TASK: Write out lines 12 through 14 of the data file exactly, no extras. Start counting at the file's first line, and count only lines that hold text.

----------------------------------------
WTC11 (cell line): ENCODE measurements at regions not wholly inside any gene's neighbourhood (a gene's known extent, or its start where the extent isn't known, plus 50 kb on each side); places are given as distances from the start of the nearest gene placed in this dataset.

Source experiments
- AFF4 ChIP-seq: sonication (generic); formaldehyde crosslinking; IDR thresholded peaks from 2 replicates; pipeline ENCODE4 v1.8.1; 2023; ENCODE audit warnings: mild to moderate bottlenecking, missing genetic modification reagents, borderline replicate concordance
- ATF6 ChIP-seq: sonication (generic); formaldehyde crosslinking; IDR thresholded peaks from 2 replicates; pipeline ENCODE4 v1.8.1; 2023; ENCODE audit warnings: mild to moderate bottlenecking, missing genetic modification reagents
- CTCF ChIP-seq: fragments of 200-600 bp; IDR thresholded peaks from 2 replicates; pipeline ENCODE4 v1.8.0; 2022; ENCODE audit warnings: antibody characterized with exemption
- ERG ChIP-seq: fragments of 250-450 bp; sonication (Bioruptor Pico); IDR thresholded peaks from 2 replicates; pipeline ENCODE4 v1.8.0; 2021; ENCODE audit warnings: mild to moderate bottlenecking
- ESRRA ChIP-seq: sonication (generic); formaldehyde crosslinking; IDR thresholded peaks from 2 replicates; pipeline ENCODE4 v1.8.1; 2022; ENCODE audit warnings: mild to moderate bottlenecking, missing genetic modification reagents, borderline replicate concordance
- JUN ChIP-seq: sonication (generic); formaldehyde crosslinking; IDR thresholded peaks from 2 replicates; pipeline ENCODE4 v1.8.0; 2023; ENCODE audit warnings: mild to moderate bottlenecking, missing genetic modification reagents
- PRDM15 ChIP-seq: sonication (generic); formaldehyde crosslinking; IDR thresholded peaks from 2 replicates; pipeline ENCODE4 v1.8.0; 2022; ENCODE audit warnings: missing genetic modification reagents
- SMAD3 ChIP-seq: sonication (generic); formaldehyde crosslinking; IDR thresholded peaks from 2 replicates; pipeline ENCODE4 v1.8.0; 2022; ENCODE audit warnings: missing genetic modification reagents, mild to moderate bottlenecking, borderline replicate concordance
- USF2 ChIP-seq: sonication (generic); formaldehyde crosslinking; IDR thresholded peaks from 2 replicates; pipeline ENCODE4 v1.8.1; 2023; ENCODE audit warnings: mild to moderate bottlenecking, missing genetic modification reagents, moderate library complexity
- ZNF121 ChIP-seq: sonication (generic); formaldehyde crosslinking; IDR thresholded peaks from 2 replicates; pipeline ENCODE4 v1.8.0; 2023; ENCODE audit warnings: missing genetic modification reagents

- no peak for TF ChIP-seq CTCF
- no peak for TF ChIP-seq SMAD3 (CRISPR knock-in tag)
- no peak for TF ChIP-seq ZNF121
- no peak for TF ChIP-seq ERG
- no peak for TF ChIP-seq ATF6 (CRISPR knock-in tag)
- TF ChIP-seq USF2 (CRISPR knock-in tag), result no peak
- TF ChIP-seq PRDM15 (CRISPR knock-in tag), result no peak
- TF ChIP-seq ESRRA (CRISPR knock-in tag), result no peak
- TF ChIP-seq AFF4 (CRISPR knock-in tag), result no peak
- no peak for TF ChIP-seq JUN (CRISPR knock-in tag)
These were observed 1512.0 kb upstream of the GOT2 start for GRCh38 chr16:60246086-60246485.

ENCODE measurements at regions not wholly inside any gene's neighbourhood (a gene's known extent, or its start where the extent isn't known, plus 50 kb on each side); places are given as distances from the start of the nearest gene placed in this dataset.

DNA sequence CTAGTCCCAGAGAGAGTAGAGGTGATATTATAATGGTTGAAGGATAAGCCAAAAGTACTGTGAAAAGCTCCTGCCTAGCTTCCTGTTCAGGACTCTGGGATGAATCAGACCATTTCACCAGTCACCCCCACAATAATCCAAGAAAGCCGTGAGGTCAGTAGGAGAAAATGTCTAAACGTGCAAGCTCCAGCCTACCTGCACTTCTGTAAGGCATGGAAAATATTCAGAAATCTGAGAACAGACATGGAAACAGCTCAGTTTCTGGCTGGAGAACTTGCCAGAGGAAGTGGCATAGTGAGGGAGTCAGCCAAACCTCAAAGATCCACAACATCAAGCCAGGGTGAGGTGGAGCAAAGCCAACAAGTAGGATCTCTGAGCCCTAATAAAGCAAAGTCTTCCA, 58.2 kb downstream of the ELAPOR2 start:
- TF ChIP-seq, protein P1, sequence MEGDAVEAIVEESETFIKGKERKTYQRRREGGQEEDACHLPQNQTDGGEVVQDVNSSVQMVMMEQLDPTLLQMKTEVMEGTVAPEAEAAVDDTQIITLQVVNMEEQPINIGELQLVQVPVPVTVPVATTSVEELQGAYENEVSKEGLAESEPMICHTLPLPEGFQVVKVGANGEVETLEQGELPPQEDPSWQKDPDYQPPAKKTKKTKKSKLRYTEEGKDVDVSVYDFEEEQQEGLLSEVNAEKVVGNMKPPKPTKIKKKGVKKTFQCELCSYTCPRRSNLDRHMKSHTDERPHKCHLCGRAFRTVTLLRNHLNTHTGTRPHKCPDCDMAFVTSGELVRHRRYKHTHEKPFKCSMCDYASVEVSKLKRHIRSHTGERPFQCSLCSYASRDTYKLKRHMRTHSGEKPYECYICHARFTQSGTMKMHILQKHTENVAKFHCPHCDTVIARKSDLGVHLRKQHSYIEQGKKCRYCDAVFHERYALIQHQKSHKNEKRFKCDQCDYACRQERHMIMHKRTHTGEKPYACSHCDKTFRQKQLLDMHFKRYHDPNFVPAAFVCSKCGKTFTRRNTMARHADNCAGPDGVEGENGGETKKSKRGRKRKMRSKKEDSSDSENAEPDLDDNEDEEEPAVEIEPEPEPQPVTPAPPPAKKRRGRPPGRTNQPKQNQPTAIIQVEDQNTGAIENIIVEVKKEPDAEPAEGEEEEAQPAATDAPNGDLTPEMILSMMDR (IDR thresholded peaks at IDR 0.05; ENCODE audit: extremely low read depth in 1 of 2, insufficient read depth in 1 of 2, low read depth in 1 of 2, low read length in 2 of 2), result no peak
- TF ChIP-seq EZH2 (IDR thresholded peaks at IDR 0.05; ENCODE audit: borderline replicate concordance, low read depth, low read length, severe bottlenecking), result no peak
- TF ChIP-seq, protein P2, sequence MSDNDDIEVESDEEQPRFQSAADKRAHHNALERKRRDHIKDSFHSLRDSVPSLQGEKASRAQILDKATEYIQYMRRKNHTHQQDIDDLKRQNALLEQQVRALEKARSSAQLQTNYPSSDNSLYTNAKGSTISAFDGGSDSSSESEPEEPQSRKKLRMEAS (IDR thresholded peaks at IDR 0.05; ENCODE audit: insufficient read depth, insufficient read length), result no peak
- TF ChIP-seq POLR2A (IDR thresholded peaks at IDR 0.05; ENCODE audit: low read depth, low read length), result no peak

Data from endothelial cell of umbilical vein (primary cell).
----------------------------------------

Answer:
- ZNF121 ChIP-seq: sonication (generic); formaldehyde crosslinking; IDR thresholded peaks from 2 replicates; pipeline ENCODE4 v1.8.0; 2023; ENCODE audit warnings: missing genetic modification reagents

- no peak for TF ChIP-seq CTCF
- no peak for TF ChIP-seq SMAD3 (CRISPR knock-in tag)